Subsequently, Farmer's memory of where he was on Sandover Medal night and how he felt are vague - but wife Marlene certainly recalls the night of the 1956 Medal triumph.
"We weren't married then, but we had gone out together, giving a friend a lift into town," she recalls. "We were going to the Canterbury Court dance hall in Beaufort Street and we stopped off at a nearby delicatessen, which was run by a player Pol knew pretty well.
"He told us the result, so we went straight back to my parents place in Cottesloe, where Geoff Christian, from The West Australian, was waiting to interview him."
While Farmer had been a contender for the 1956 honour, he wasn't favourite and it was one of the lowest and closest counts in years. With one envelope to open, Farmer was on 12 votes, with team-mate Tom Everett and Perth's Reg Zeuner two ahead and Cliff Hillier (South Fremantle) and Frank Walker (Perth) one in front.
"I had not listened to the count because I didn't think I could win it," Farmer said at the time. "I didn't think I had played consistently enough and or played enough good games to warrant the award."
The 1957 Medal was the year Farmer tied with arch-rival Jack Clarke and lost on a countback and had to wait 40 years before he received his award retrospectively.
In 1960, Farmer's 26 votes was the highest for 16 years under the old 3-2-1 system and his only recollection of the night was that "I was expected to win the Medal because I had won most of the other media awards."
It's common knowledge that Farmer doesn't hold a high opinion of league umpires - the men who award the Sandover Medal votes - and, therefore, he is generally reluctant to comment on Medal victories.
But despite Farmer's personal feelings, countless other awards and accolades have gone his way, including the Queen's honour of an MBE for services to football; Legend status at both the AFL and WA Halls of Fame; an inaugural inductee at the West Australian Hall of Champions; All Australian selection three times; six premierships (two as a coach) and coach of the WA team to beat Victoria in the inaugural State-of-Origin interstate clash.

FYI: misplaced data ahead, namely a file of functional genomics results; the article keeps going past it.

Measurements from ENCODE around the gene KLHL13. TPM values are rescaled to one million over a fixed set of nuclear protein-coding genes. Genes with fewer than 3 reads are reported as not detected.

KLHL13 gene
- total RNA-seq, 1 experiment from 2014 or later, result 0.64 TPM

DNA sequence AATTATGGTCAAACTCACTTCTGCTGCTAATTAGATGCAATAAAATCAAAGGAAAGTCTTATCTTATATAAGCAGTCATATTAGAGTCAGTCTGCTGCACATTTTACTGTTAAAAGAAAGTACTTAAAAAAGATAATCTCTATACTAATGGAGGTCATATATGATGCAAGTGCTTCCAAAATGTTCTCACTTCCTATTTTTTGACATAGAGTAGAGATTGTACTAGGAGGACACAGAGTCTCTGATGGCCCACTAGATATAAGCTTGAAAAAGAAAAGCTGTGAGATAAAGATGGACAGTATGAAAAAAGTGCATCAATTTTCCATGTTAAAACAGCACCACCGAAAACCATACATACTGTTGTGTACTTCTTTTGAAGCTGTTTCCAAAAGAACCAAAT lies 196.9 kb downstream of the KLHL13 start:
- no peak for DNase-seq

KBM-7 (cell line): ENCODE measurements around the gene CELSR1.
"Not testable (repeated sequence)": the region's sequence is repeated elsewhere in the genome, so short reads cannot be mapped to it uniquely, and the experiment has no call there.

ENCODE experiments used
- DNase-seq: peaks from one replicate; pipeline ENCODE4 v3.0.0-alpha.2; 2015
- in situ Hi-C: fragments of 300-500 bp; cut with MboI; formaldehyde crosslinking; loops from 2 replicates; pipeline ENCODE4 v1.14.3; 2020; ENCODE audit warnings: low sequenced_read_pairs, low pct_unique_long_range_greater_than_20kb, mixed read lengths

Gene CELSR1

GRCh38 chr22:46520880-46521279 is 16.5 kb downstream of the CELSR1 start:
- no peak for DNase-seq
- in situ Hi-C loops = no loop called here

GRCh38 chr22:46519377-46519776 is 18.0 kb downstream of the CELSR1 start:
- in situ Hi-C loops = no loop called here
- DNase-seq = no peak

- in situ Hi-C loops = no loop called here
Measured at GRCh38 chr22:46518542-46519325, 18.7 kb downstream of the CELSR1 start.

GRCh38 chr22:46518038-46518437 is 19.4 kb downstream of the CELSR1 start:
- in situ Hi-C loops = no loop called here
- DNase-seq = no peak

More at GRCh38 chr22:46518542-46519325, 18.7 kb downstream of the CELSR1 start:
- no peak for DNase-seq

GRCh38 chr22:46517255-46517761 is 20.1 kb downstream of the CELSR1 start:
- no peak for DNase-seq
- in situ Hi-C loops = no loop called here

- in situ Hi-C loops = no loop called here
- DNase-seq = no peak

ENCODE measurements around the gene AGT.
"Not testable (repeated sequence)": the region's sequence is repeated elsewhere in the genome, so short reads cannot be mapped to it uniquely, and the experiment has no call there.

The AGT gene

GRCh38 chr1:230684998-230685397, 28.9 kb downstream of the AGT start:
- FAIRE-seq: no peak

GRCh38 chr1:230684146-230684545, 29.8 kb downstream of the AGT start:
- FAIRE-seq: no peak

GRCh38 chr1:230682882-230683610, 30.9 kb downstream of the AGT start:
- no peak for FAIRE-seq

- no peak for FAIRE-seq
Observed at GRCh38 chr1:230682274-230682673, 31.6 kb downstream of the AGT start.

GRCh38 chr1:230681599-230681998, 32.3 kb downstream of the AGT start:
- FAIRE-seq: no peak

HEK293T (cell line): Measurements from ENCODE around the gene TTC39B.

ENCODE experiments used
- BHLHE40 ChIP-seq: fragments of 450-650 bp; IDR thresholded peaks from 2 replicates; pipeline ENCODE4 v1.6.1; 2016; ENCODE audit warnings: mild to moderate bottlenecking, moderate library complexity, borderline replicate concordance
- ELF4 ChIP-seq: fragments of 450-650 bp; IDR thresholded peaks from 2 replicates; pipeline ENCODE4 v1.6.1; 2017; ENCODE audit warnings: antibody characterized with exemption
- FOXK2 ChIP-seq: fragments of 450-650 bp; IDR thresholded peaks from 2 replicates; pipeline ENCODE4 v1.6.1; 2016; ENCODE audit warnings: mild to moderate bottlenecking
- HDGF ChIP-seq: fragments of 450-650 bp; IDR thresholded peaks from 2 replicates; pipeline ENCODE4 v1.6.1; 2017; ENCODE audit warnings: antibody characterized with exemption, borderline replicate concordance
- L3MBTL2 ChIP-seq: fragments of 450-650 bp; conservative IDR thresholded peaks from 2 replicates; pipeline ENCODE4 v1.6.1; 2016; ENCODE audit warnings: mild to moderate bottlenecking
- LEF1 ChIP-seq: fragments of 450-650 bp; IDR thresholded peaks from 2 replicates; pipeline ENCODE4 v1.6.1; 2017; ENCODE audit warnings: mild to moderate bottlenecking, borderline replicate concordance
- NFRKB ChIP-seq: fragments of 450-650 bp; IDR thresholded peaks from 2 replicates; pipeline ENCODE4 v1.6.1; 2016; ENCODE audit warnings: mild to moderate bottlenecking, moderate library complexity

While that 1977 match changed the direction of interstate football and, subsequently, led to the national AFL competition, Farmer himself changed the face of football with his destructive use of handball.
A young man emerging from the Sister Kate's Orphanage in suburban Queen's Park, Farmer was always determined to become a performer of excellence in the football arena, certainly seeing the sport as a way to overcome any handicaps his Aboriginal ancestry might impose on his life.
He is dismissive of his early football days, especially at the John Forrest High School - ironically near East Perth's headquarters at that time, Perth Oval - and with suburban Kenwick. But he was tall and therefore handy and was enticed to Perth Oval as a raw 18-year-old in 1953 - and that was after training with Perth, at the WACA Ground, for much of the 1952 year as Demons stalwart Jack O'Dea transported the youngster from his city workplace, only to see the man emerge as a champion with arch rivals East Perth.
His handball was moulded by Sheedy, who saw it as an attacking weapon, rather than a defensive tactic. He exploited the art in East Perth's run of grand finals and then went to Victoria and conquered the old VFL (now the AFL) with Geelong. He was the instigator of the club winning its first premiership for 14 years.
Farmer went to Melbourne because he wanted to play at the highest level of football and he trained with a relentless purpose.
His work certainly paid off - 1963 saw him dominate the VFL competition, winning three cars in various media awards and guiding Geelong to grand final glory.
Farmer's handball and leaping ability were two major factors in his football, but there was another equally important component - consistency.
The ability to perform week-in week-out regardless of the conditions was important to Farmer; he saw mental preparation as the grounding for his consistency and he developed motivational tactics well in advance of today's more-modern football coaches.
There were certainly some hiccups on the Farmer road to success, especially a couple of close shaves with death as a young man.
Firstly, he narrowly escaped death by electrocution as he did some handyman work around his Perth suburban house and then two blocked arteries caused concern, but he fortunately got to hospital quickly for treatment.
"I could have gone down the tube on both of those occasions," says a now-retired Farmer, who spent many of his latter years running a suburban motel with his wife Marlene before airline troubles and the SARS virus rendered the business unviable.
"My whole attitude to life changed, I became a day-to-day person, with my main interest in playing footy. I became a husband and father and had responsibilities, but footy came first."